In the midst of drawing all his animals, Pat quickly drew out this snowman too.

The green Grouper.

I liked the simplicity of this art and the shape of it's mouth.

Uncle Pat Draws Me.

Pats drawing of me.

My youngest sister Amy told Pat to draw me and this was the end result.

I just wanted to thank everyone for commenting on the previous post I did about my uncle Pat. We were able to show Pat the blog post and read through all the comments for him and he enjoyed it a lot. We had fun drawing together and I thank God for him, he has a very gentle spirit and I think his art rocks!

Blend it!

Nucleus Gallery

Oh, to be in LA....Nucleus Gallery is having an insane line-up of exhibits coming up in the next few months -- shows dedicated to airships, zombies in love, Alice in Wonderland, Avatar, and a bunch of others. All between January and March.

Merry Christmas

Robert John Wildhack

[Other great old Life Magazine Christmas images on Filboid Studge. Via Cartoon Brew.]

Happy Solstice Day

(Tom Thomson)

Avatar (Don’t tell the cool kids, I had a blast watching it.)

For the record: I hate it when people say, “X isn't a great movie but the special effects are awesome!” Movies are about story telling. The visuals are an integral part of that but, if the story isn’t there, than it's just a wasted opportunity. (Ahem...Tim Burton.)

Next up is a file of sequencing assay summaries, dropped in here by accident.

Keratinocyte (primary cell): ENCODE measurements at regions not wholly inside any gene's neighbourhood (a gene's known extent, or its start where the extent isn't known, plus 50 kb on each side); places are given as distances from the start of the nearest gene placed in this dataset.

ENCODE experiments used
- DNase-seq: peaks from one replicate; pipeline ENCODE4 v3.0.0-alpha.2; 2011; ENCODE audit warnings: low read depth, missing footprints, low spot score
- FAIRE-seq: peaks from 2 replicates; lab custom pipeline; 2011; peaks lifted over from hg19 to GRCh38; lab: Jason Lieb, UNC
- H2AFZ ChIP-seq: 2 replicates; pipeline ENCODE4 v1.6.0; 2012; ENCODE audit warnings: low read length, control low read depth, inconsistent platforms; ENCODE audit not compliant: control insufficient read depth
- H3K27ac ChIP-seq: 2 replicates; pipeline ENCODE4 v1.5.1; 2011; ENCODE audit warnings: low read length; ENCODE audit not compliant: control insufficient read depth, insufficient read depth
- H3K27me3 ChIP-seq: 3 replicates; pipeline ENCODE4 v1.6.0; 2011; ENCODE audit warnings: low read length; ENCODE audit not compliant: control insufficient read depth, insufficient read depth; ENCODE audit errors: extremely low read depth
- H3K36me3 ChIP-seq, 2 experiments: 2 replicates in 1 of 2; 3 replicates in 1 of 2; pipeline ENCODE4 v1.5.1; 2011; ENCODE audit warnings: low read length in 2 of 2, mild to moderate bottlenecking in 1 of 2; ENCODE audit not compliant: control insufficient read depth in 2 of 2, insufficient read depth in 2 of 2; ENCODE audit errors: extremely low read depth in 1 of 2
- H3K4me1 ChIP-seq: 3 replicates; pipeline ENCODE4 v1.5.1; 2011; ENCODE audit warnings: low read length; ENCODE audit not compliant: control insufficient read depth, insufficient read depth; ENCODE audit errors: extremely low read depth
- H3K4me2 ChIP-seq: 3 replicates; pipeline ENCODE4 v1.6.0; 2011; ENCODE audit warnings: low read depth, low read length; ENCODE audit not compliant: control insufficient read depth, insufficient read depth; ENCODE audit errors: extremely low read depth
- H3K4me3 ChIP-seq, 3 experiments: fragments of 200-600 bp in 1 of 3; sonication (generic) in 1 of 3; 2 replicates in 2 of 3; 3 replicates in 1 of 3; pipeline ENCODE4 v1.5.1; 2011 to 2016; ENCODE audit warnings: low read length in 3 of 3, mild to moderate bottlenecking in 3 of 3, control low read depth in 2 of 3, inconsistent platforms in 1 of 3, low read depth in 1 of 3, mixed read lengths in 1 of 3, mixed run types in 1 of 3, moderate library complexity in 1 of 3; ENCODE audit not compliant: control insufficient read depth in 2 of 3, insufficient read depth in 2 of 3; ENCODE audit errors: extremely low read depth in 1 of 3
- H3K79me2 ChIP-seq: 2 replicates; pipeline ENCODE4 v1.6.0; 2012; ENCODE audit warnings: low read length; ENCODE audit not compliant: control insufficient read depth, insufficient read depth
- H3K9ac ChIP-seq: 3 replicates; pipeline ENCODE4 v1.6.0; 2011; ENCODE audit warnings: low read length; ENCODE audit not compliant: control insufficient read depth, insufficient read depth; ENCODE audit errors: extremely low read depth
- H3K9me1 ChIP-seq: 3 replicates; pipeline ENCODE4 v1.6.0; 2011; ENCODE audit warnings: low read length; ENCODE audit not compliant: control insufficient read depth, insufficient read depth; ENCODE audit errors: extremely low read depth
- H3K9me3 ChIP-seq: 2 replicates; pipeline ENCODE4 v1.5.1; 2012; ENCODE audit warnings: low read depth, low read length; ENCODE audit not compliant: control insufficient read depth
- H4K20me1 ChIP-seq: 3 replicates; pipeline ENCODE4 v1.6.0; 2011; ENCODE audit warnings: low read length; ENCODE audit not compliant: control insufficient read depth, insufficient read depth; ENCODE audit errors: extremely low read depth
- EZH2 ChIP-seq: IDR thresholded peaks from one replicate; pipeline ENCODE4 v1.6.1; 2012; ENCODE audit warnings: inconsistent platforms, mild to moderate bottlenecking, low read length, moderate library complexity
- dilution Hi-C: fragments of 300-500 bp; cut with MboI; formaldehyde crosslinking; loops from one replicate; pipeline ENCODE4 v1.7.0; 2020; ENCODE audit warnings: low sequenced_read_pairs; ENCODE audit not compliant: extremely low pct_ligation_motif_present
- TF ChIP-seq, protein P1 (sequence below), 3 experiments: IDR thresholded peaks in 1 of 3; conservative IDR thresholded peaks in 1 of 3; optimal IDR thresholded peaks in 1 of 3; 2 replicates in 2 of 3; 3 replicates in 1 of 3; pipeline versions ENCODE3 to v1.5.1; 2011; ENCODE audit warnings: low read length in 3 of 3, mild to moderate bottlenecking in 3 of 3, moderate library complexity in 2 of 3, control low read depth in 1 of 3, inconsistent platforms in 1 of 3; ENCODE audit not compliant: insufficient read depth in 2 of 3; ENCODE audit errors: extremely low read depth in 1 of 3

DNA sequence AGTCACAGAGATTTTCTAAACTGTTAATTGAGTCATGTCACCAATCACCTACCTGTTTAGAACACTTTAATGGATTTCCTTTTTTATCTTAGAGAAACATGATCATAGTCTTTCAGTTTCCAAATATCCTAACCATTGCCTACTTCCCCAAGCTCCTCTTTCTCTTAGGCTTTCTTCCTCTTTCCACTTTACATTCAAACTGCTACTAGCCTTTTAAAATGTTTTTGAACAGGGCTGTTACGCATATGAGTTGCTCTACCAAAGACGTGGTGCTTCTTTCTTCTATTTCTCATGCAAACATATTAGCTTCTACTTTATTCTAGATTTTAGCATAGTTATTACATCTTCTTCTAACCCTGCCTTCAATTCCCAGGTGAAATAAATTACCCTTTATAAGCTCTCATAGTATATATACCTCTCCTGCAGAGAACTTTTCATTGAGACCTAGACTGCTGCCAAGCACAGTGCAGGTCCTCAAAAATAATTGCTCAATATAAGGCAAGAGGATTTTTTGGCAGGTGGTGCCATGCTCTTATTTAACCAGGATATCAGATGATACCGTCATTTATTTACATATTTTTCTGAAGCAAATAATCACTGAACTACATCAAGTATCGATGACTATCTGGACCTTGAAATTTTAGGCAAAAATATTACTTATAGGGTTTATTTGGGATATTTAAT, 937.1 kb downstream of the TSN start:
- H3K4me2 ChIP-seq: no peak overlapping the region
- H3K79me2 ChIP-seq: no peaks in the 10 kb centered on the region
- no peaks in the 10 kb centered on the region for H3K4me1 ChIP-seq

That said, Avatar isn't a great movie but the effects are awesome! I’m embarrassed to admit how much I enjoyed it. You know the plot backwards and forwards before you’ve entered the theater. It’s so predictable, it’s un-spoilable. And, yes, every character is a stereotype. And yet, they are somehow likable and you really do care about “what happens next.” But first and foremost, it is a complete visual immersion into a truly stunning world.

I remember some concept art friends at ComicCon saying that it raises the bar of movie effects. I couldn’t imagine how that could be -- effects are so seamless already, how can this be that much better. Well, it is that much better. Whether it’s futuristic laboratories or all that amazing planet exploration footage, it is both unbelievably real and completely magical.

With all that money behind Avatar, it’s a shame they couldn’t come up with something more original, but knowing that the environments where the star of the show they turned a good portion of scree time into a loosely narrative, and comepletely mesmerizing, nature documentary...And I can watch nature documentraies All. Day. Long.

For a much more reasoned and nuanced review, check out Charlie Jane Anders at IO9.

More highlights from the Cthulhu art jam thread

Riding the line between awww and ewww: here's a wee Cthulhoid from Sherya Shetty.

As always, you can check out a host of tentacled beasts, and add your own, on the “Show us your tentacles” art post.

Art Out Loud 6 DVD now available